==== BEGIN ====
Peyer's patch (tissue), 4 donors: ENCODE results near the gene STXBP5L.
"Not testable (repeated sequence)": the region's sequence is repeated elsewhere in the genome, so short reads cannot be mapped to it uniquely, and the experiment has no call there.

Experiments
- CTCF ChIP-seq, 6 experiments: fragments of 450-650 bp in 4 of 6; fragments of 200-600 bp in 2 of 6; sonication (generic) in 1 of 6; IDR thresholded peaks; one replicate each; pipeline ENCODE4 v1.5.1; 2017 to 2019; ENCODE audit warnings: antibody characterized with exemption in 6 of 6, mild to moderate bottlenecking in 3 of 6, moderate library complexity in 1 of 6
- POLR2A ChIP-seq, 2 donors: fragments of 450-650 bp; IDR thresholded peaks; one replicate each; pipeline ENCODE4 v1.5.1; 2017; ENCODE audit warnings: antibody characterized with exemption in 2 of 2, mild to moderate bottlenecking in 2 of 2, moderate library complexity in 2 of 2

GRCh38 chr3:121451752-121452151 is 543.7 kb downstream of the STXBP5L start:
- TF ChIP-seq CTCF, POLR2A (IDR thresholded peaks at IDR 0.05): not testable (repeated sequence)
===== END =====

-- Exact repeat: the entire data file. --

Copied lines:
Peyer's patch (tissue), 4 donors: ENCODE results near the gene STXBP5L.
"Not testable (repeated sequence)": the region's sequence is repeated elsewhere in the genome, so short reads cannot be mapped to it uniquely, and the experiment has no call there.

Experiments
- CTCF ChIP-seq, 6 experiments: fragments of 450-650 bp in 4 of 6; fragments of 200-600 bp in 2 of 6; sonication (generic) in 1 of 6; IDR thresholded peaks; one replicate each; pipeline ENCODE4 v1.5.1; 2017 to 2019; ENCODE audit warnings: antibody characterized with exemption in 6 of 6, mild to moderate bottlenecking in 3 of 6, moderate library complexity in 1 of 6
- POLR2A ChIP-seq, 2 donors: fragments of 450-650 bp; IDR thresholded peaks; one replicate each; pipeline ENCODE4 v1.5.1; 2017; ENCODE audit warnings: antibody characterized with exemption in 2 of 2, mild to moderate bottlenecking in 2 of 2, moderate library complexity in 2 of 2

GRCh38 chr3:121451752-121452151 is 543.7 kb downstream of the STXBP5L start:
- TF ChIP-seq CTCF, POLR2A (IDR thresholded peaks at IDR 0.05): not testable (repeated sequence)